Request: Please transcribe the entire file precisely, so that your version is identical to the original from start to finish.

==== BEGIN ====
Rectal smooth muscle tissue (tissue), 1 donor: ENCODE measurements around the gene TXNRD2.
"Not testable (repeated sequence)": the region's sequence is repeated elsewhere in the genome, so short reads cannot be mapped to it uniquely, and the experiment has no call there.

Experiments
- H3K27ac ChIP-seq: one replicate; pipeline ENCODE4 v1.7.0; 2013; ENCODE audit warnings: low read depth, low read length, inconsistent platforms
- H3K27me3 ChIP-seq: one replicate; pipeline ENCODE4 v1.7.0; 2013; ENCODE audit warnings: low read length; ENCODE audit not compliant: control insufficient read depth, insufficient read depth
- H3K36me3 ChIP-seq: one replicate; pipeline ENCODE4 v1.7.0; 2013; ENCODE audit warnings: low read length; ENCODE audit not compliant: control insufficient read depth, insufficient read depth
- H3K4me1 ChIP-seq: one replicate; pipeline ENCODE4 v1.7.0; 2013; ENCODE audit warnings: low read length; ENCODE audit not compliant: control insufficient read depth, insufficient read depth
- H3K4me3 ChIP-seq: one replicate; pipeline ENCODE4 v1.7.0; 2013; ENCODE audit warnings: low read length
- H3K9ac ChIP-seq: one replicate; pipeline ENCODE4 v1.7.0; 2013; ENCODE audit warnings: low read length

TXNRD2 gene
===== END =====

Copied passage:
Rectal smooth muscle tissue (tissue), 1 donor: ENCODE measurements around the gene TXNRD2.
"Not testable (repeated sequence)": the region's sequence is repeated elsewhere in the genome, so short reads cannot be mapped to it uniquely, and the experiment has no call there.

Experiments
- H3K27ac ChIP-seq: one replicate; pipeline ENCODE4 v1.7.0; 2013; ENCODE audit warnings: low read depth, low read length, inconsistent platforms
- H3K27me3 ChIP-seq: one replicate; pipeline ENCODE4 v1.7.0; 2013; ENCODE audit warnings: low read length; ENCODE audit not compliant: control insufficient read depth, insufficient read depth
- H3K36me3 ChIP-seq: one replicate; pipeline ENCODE4 v1.7.0; 2013; ENCODE audit warnings: low read length; ENCODE audit not compliant: control insufficient read depth, insufficient read depth
- H3K4me1 ChIP-seq: one replicate; pipeline ENCODE4 v1.7.0; 2013; ENCODE audit warnings: low read length; ENCODE audit not compliant: control insufficient read depth, insufficient read depth
- H3K4me3 ChIP-seq: one replicate; pipeline ENCODE4 v1.7.0; 2013; ENCODE audit warnings: low read length
- H3K9ac ChIP-seq: one replicate; pipeline ENCODE4 v1.7.0; 2013; ENCODE audit warnings: low read length

TXNRD2 gene